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Publication numberUS5161099 A
Publication typeGrant
Application numberUS 07/411,288
Publication dateNov 3, 1992
Filing dateSep 22, 1989
Priority dateMar 20, 1989
Fee statusLapsed
Also published asEP0388513A2, EP0388513A3
Publication number07411288, 411288, US 5161099 A, US 5161099A, US-A-5161099, US5161099 A, US5161099A
InventorsNoboru Yamaguchi
Original AssigneeNoboru Yamaguchi
Export CitationBiBTeX, EndNote, RefMan
External Links: USPTO, USPTO Assignment, Espacenet
Control method and controller
US 5161099 A
Abstract
A control method for controlling the output of a controlled system in response to a control value including the steps of
monitoring a controlled variable which is controlled by the controlled system, to find a monitor value which represents the controlled variable, and
finding a differential value representing the difference between the control value and the monitor value and
when the differential value exceeds a specified upper limit value, replacing the differential value with the upper limit value, and when the differential value drops below a specified lower limit value, replacing the differential value with the lower limit value, thus finding a clipped value which is the differential value clipped by the upper limit value and the lower limit value, and
synthesizing the control value and the clipped value in such a way that the monitor value becomes negative feedback to the control value.
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Claims(6)
I claim:
1. A controller which is provided with a control signal as input and controls the output of a controlled system in response to said control signal, comprising:
sensor means for monitoring a controlled variable which is controlled by said controlled system, and for providing as an output, a monitor signal which represents said controlled variable;
differential computing means, coupled to receive said monitor signal, for providing a differential signal representing the difference between said control signal and said monitor signal;
limiter means coupled to receive said differential signal, for clipping said differential signal to a specified upper limit value when said differential signal exceeds said upper limit value, and for clipping said differential signal to a specified lower limit value when said differential signal drops below said lower limit value, thereby providing, as an output, a clipped signal which is said differential signal clipped by said upper limit value and said lower limit value; and
signal synthesizer means, coupled to receive said control signal and said clipped signal, for synthesizing said control signal and said clipped signal in such a way that said monitor signal becomes negative feedback to said control signal, and providing a composite signal synthesized from said control signal and said clipped signal, thereby controlling the output of said controlled system based on said composite signal,
wherein said control signal is represented by VS, said monitor signal by VCP, said differential signal by VD, and said composite signal by VC ; said controlled variable P, to within a desired range of control, and a straight-line approximation Q, obtained by taking a straight-line approximation of said controlled variable P, being represented as functions of composite signal VC by the following equations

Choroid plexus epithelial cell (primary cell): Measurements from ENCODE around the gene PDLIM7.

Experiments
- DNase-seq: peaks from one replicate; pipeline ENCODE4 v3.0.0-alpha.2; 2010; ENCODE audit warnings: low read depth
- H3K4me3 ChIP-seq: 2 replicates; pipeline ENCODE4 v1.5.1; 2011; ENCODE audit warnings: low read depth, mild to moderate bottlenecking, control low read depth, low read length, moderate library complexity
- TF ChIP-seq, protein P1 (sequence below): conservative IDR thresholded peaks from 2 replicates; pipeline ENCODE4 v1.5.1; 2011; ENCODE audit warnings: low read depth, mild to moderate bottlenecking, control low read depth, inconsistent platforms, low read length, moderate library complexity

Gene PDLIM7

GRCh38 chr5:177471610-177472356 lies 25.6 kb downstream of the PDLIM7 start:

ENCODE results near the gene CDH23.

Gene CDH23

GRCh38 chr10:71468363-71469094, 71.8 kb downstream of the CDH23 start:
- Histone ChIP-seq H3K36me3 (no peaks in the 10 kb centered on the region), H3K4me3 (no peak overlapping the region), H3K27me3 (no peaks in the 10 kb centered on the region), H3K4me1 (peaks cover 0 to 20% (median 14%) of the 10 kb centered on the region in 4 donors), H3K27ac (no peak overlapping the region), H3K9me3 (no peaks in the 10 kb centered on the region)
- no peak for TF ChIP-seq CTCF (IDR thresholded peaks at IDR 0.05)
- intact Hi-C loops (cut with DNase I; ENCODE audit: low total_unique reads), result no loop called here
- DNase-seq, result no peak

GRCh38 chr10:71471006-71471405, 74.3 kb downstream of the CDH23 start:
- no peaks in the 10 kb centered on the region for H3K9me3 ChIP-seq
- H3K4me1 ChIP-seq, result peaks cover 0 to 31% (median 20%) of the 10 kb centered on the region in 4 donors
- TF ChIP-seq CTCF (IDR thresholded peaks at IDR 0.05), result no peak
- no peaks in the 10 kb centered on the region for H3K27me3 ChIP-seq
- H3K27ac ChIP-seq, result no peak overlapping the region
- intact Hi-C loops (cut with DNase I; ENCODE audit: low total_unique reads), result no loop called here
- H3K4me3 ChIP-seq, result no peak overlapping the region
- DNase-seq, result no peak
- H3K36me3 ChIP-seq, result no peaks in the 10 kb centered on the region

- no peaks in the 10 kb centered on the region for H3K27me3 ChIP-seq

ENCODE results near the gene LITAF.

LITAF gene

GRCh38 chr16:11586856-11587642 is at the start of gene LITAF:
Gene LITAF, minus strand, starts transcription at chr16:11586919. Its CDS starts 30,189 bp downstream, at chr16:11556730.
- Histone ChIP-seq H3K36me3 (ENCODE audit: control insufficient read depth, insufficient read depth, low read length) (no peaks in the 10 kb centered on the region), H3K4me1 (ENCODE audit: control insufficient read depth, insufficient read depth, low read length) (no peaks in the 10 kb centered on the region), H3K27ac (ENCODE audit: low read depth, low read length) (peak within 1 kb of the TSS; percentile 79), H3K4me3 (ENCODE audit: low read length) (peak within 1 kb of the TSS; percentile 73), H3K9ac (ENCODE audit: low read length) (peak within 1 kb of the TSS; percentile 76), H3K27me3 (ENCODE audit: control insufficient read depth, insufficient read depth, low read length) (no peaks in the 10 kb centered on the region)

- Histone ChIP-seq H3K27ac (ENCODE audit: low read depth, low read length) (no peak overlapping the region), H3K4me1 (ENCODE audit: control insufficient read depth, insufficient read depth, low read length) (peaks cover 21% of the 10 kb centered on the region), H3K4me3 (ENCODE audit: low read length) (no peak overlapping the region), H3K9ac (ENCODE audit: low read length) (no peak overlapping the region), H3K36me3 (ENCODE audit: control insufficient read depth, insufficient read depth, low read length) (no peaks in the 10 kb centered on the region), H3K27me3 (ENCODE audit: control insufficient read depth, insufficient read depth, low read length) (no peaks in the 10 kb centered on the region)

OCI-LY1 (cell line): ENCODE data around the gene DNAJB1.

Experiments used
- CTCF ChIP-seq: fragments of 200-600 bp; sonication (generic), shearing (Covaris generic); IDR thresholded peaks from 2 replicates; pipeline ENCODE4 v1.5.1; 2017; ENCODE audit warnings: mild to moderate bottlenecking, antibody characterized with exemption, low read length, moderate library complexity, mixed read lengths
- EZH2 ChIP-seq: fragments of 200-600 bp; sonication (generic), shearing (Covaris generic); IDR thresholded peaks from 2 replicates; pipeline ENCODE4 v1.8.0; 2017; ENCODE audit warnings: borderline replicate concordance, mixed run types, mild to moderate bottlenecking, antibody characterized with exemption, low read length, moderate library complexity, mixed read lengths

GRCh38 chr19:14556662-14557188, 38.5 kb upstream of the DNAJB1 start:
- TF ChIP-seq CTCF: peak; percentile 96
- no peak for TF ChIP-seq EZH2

P=Kx.Vc +Bx +Bo 
Q=Kx.Vc +Bo 
wherein
Kx is the slope of said straight-line approximation Q
Bx is the straight-line approximation error representing the difference P-Q between said controlled variable P and said straight-line approximation Q and
Bo is a constant which represents the value of said straight-line approximation Q when Vc =0, and
wherein said sensor means operates according to a conversion coefficient ks for converting said controlled variable P into said monitor signal VCP by the equation
ks =P/Vcp 
the averaged value of the amplitude of variation of said slope Kx by Ko, a variable portion V of said control signal VS provided by the equation
VK =Vs -ks.Bo 
the maximum value of the absolute value of said variable portion VK a this time by VS MAX, an amplification factor A of said differential computing element is given by the equation
A=|VD /(VK -Vcp)|
and a maximum value and a minimum value of said differential signal VD defined by VDMAX and VDMIN, respectively, and wherein
said sensor means has a conversion coefficient kS which satisfies the relation ##EQU56##
2. A controller which is provided with a control signal as input and controls the output of a controlled system in response to said control signal, comprising:
sensor means for monitoring a controlled variable which is controlled by said controlled system, and for providing as an output, a monitor signal which represents said controlled variable;
differential computing means, coupled to receive said monitor signal, for providing a differential signal representing the difference between said control signal and said monitor signal;
limiter means coupled to receive said differential signal, for clipping said differential signal to a specified upper limit value when said differential signal exceeds said upper limit value, and for clipping said differential signal to a specified lower limit value when said differential signal drops below said lower limit value, thereby providing, as an output, a clipped signal which is said differential signal cliped by said upper limit value and said lower limit value; and